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The .38 Super: this depression-era hotshot handgun cartridge has been rediscovered--and reinvigorated--by a new generation of action shooters.

IN 1900 JOHN M. BROWNING DESIGNED THE .38 ACP CARTRIDGE, AND COLT introduced it in their new Model 1900 pistol. The combo was developed for the military trials to replace the wimpy .38 Long Colt, but both lost out to the .45 ACP and the Colt 1911.

In 1929 the .38 ACP was made obsolete when Colt introduced the .38 Super in the much stronger 1911 design. Its virtues were higher velocity than the .38 ACP and less recoil than the .45 ACP.

Dimensionally, the .38 Super is exactly the same as the .38 ACP but operates at much higher pressures (33,000 vs. 17,000 CUP). Under no circumstances should the Super cartridge be fired in older guns chambered for the .38 ACP. In 1974 ammo manufacturers started using the +P headstamp for cartridges with two pressure limits, and +P was added to the .38 Super to differentiate it from the older cartridge.

The .38 Super has a semi-rimmed case with a rim diameter of .406 inch, only .022 inch larger than the case body, and Colt M-1911s have a narrow barrel extension that engages only a small portion of this small rim. This really didn't work all that well, and inconsistent headspacing and poor accuracy were often the result. No more.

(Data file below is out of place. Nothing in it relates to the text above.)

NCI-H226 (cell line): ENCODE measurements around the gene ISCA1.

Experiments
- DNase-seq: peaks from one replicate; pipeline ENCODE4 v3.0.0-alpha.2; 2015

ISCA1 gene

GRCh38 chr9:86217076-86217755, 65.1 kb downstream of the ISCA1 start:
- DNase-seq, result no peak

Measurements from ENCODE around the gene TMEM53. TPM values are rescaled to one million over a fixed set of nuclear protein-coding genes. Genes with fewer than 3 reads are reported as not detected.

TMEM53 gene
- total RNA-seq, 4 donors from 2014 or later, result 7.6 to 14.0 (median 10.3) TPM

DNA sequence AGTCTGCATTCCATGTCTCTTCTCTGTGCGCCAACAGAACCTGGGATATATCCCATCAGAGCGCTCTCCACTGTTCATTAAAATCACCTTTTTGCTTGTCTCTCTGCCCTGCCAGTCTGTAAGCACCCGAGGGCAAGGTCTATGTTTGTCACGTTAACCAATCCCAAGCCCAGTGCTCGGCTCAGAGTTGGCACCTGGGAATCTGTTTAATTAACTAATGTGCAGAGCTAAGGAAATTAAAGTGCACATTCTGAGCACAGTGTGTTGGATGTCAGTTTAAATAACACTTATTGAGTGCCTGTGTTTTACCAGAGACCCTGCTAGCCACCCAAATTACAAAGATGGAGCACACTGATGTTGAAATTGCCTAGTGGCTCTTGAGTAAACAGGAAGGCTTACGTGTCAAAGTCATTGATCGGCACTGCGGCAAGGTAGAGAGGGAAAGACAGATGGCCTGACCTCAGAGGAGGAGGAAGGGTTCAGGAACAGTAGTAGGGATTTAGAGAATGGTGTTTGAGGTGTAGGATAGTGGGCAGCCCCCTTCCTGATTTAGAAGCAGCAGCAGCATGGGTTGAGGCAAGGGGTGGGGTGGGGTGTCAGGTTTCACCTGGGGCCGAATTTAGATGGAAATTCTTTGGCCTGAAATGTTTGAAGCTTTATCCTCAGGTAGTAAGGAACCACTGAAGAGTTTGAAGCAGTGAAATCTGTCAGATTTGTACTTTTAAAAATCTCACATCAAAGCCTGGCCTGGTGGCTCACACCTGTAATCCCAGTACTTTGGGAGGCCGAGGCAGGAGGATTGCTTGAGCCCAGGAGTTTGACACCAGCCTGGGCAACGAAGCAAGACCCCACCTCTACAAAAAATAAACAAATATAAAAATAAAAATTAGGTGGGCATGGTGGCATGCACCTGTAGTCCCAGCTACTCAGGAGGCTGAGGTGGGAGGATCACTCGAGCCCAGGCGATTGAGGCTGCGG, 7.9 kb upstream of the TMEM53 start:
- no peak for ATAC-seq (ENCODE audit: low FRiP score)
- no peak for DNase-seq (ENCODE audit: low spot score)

This problem was solved many years ago when pistol manufacturers started chambering Super barrels so the case headspaces on the mouth, just like most other semiauto rounds, with much improved accuracy and reliability. In fact, the Super has become the darling of action-pistol shooters and is used extensively in USPAC/IPSC matches in highly specialized pistols and revolvers that have been developed for these pursuits.

We tested two versions of the .38 Super this month. My elk-hunting partner Jan Larson loaned me his Smith & Wesson Model 627-4 revolver. It has a 51/2-inch barrel, a compensator and is fitted with an optical sight (thus qualifying for Open Class competition). This M627 was made by S&W's Performance Center in 2002 and is so accurate it's scary. It has an eight-round cylinder and loads in a flash with full-moon clips. Although no longer made, they are highly coveted by those who participate in these armed track meets. This gun was used for cast-bullet loads.

The European American Armory Witness semiauto is the Match Elite model I bought new in 2007. It sports a 4 3/4-inch barrel and a 17-round magazine. It, too, is very accurate and was used primarily for the jacketed-bullet loads. I've shot it in matches for years with nary a bobble.

Loading the .38 Super requires attention to a few details. First are the cases. Winchester, Remington, Federal and other factory loads maintain the semi-rimmed configuration and work fine in almost all .38 Supers.

Some shooters think that a true rimless case feeds better in the high-cap autos, and for them Starline makes the .38 Super Comp case. These are top-notch cases, but the smaller rim may require a different shellholder, so be sure and check this out before stocking up. Starline also makes standard .38 Super cases, and they were used for several of the test loads.